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dc.contributor.authorGarza, Carlos, Jr.
dc.contributor.editorHatcher, Kathryn J.
dc.date.accessioned2012-06-11T00:18:18Z
dc.date.available2012-06-11T00:18:18Z
dc.date.issued1995-04
dc.identifier.isbn0-935835-04-0
dc.identifier.urihttp://hdl.handle.net/1853/43865
dc.descriptionProceedings of the 1995 Georgia Water Resources Conference, April 11 and 12, 1995, Athens, Georgia.en_US
dc.description.abstractThe year 1994 was an enigma of sorts as far as tropical activity is concerned. While the summer season yielded only three hurricanes, several tropical systems were spawned that produced disastrous results over the southeastern part of the U.S. Tropical Storm Alberto will go down in history as a system that was considered a "weak" tropical storm. However, it was "very strong" as far as floodproducers go. More than 16 inches of rain were experienced over a large area in south Georgia. And there were small areas that received storm totals of well over 25 inches of rain (for example, Americas, Georgia recorded a storm total of nearly 27 inches). When all was said and done, one third of Georgia and about one-sixth of Alabama received over 7 inches of rain from Alberto. The meteorological conditions surrounding Alberto were not unusual. However, as the storm approached land, minor changes in the upper atmosphere caused the system to move more slowly, and even reverse its course, before eventually moving completely out of the southeast. The path of the storm, the basins traversed, and the wetness of the area before the storm, all acted together to contribute to one of the largest floods in Georgia history. Northwest Florida and southeast Alabama also experienced similar flooding conditions. Because of the magnitude of Alberto's devastation in southeast, it will be many years before a complete analysis is done. However, this presentation should serve to provide food for thought while giving an overview of the event.en_US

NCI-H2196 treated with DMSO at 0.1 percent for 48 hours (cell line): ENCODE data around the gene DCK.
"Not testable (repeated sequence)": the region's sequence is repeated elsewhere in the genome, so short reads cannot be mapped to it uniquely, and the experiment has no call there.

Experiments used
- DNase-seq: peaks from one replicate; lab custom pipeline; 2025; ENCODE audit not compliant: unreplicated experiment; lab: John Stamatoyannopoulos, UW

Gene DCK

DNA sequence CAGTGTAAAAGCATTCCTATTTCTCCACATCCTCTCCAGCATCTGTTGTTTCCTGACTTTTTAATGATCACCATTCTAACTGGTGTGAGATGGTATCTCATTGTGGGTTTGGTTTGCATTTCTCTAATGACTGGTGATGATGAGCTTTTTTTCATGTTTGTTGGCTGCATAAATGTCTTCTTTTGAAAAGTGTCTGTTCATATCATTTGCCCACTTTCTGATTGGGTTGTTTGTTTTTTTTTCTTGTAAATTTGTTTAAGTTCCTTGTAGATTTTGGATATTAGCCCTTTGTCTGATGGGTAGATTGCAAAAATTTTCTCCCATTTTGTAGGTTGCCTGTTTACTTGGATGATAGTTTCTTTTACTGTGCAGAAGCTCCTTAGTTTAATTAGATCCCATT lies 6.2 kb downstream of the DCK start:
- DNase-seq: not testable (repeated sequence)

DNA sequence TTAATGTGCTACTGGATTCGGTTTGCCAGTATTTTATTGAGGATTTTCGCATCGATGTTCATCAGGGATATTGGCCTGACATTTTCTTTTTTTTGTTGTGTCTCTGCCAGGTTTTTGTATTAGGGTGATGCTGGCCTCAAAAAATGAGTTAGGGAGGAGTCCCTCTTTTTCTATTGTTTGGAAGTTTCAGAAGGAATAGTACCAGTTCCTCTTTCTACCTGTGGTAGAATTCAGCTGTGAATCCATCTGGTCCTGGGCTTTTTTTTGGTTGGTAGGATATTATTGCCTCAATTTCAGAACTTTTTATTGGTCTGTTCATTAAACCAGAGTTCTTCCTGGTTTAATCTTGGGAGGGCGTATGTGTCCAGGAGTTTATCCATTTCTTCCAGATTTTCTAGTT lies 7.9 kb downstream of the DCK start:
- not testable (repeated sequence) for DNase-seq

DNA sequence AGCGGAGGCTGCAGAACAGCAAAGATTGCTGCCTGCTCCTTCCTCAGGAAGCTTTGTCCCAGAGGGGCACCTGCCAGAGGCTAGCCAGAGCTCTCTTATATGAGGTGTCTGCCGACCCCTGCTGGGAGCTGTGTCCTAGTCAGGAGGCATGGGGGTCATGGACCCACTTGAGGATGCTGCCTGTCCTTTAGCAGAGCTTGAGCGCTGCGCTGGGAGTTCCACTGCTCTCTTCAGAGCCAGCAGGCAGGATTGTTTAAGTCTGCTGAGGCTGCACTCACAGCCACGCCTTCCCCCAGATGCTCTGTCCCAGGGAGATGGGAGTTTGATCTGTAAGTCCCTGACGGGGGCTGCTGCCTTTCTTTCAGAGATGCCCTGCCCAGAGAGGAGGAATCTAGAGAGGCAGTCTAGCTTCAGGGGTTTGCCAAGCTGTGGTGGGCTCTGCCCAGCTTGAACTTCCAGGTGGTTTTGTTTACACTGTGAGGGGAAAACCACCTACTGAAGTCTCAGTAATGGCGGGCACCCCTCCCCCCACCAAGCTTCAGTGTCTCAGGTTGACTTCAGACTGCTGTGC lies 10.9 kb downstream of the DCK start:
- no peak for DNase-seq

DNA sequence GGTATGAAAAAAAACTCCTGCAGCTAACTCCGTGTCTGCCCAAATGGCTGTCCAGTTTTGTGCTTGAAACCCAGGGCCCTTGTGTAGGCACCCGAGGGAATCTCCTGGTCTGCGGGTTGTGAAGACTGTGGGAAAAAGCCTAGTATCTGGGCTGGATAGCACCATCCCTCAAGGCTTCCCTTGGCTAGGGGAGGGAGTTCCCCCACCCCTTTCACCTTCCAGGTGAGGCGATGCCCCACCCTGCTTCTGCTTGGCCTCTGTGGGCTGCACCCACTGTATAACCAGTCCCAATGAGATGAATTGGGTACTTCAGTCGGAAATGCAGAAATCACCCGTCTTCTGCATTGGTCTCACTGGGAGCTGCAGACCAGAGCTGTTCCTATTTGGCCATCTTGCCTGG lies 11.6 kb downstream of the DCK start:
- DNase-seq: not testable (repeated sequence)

dc.description.sponsorshipSponsored and Organized by: U.S. Geological Survey, Georgia Department of Natural Resources, The University of Georgia, Georgia State University, Georgia Institute of Technologyen_US
dc.description.statementofresponsibilityThis book was published by the Carl Vinson Institute of Government, The University of Georgia, Athens, Georgia 30602 with partial funding provided by the U.S. Department of Interior, Geological Survey, through the Georgia Water Research Institute as authorized by the Water Resources Research Act of 1990 (P.L. 101-397). The views and statements advanced in this publication are solely those of the authors and do not represent official views or policies of the University of Georgia or the U.S. Geological Survey or the conference sponsors.
dc.language.isoen_USen_US
dc.publisherGeorgia Institute of Technologyen_US
dc.relation.ispartofseriesGWRI1995. Water Quantityen_US
dc.subjectWater resources managementen_US
dc.subjectStormwateren_US
dc.titleAlberto: A Hydrometeorological Nightmareen_US
dc.title.alternativeAlberto: A Meteorological Nightmare
dc.typeProceedingsen_US
dc.contributor.corporatenameUnited States. National Weather Service
dc.publisher.originalCarl Vinson Institute of Government


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